Sockets ⇒ Links
Sockets become Links. To access a file, a process running on a traditional OS must first obtain a file handle, or file descriptor, to the target file. Analogously, to access a non-local lane, a Web Agent, or Web Agent client, must first open a WARP link to the intended lane. A file descriptor is used to provide a consistent view into the contents of a file. A link is used to provide a consistent view into the state of a remote lane.
File descriptors have coarse-grained, file-system defined consistency semantics, with extremely limited backpressure and multiplexing capabilities—unsurprising, given file descriptors’ origin as an interface to local file systems. WARP links, by contrast, have fine-grained, end-to-end defined consistency semantics, with built-in backpressure regulation and multiplexed modulation. Unlink file descriptors, any change to a remote lane is eventually observed by every link to that lane. Links update in real-time, within the latency of the network, enabling continuous, bi-directional consistency of all views of a given lane. And stateful tracking of lane deltas lets links precisely synchronize their state, without the use of buffer-bloat inducing message queues.
The Building Blocks for Distributed Apps
"No developer would try to build a mobile app by first integrating a file system, IPC mechanism, process scheduler, and application framework. Instead they just choose Android or iOS," says Chris Sachs.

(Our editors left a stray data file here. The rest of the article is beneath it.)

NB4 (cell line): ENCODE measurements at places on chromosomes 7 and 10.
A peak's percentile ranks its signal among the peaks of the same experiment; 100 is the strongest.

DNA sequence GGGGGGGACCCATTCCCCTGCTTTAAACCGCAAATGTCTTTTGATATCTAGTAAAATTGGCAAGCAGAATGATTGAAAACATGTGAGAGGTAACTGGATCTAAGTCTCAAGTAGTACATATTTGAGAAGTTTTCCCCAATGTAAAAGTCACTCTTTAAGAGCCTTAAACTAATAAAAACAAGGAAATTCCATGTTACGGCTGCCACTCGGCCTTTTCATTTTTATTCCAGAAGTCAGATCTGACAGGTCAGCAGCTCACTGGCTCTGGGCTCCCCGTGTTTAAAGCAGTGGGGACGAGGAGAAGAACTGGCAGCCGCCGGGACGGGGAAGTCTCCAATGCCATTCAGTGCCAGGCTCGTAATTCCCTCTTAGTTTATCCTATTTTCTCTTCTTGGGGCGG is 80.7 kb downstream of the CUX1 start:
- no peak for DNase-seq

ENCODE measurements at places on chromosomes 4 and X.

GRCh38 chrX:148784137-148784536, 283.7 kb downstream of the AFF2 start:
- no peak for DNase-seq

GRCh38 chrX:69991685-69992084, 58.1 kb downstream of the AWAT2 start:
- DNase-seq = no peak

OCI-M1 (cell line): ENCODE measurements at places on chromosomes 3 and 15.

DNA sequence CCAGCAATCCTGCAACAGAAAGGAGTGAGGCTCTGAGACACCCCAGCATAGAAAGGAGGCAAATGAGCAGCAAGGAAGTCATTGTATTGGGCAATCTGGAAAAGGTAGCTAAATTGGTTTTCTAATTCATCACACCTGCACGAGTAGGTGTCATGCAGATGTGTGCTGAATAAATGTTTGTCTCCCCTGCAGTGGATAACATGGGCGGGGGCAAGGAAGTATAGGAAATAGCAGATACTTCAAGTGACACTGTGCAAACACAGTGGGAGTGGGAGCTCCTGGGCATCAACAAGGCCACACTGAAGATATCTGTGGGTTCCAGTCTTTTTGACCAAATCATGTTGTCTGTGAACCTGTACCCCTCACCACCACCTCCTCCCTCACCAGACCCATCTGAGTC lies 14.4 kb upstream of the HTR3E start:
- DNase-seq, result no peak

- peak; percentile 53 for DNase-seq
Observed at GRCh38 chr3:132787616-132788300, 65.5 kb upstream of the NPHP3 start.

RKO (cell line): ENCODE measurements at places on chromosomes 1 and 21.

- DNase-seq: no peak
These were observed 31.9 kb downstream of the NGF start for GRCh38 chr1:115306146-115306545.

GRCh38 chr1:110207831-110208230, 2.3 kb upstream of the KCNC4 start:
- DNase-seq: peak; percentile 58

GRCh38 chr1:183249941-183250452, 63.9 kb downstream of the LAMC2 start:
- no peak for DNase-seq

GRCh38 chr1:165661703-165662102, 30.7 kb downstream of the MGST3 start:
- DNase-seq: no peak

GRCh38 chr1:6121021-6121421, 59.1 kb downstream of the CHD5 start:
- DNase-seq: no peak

These three simple concepts—Web Agents, Lanes, and Links—efficiently and elegantly provide all of the capabilities of a distributed database, message broker, job manager, processing engine, application server, container manager, application server, and serverless framework—everything a distributed application needs—without the significant cost, complexity, capability, and centralization restrictions inherited when integrations those components together.
No developer in her right mind would try to build a mobile app by first integrating a file system, IPC mechanism, process scheduler, and application framework. Instead she would just choose Android or iOS. We depend on operating systems to solve those problems for us. Contrast this with the fact that, in order to build a distributed app, developers must first integrate a database, message broker, job manager, and application server. Shouldn’t we have distributed operating systems solve these problems for us?
Of course, there’s much more to a traditional operating system than just processes, files, and sockets. OSes also have security models, monitoring and management interfaces, utility programs, and user interfaces. Swim has equivalents of these things too; we’ll discuss them in a future blog series. There’s also a significant amount of brass tacks engineering that goes into the implementation of Web Agents, Lanes, and Links; a future series will cover that too. But before diving deeper into Swim internals, it’s worth taking stock of what having a distributed operating system means for everyday developers, and the applications they can create. Part 4 of this series will cover that very topic. Stay tuned!
Other Posts in This Series
- Part 1 examines why a Distributed Operating System is necessary to kickstart the next generation of connected applications.
- Part 2 examines how the principles of the Web can be fused together with the fundamentals of a traditional OS to create a truly distributed operating system.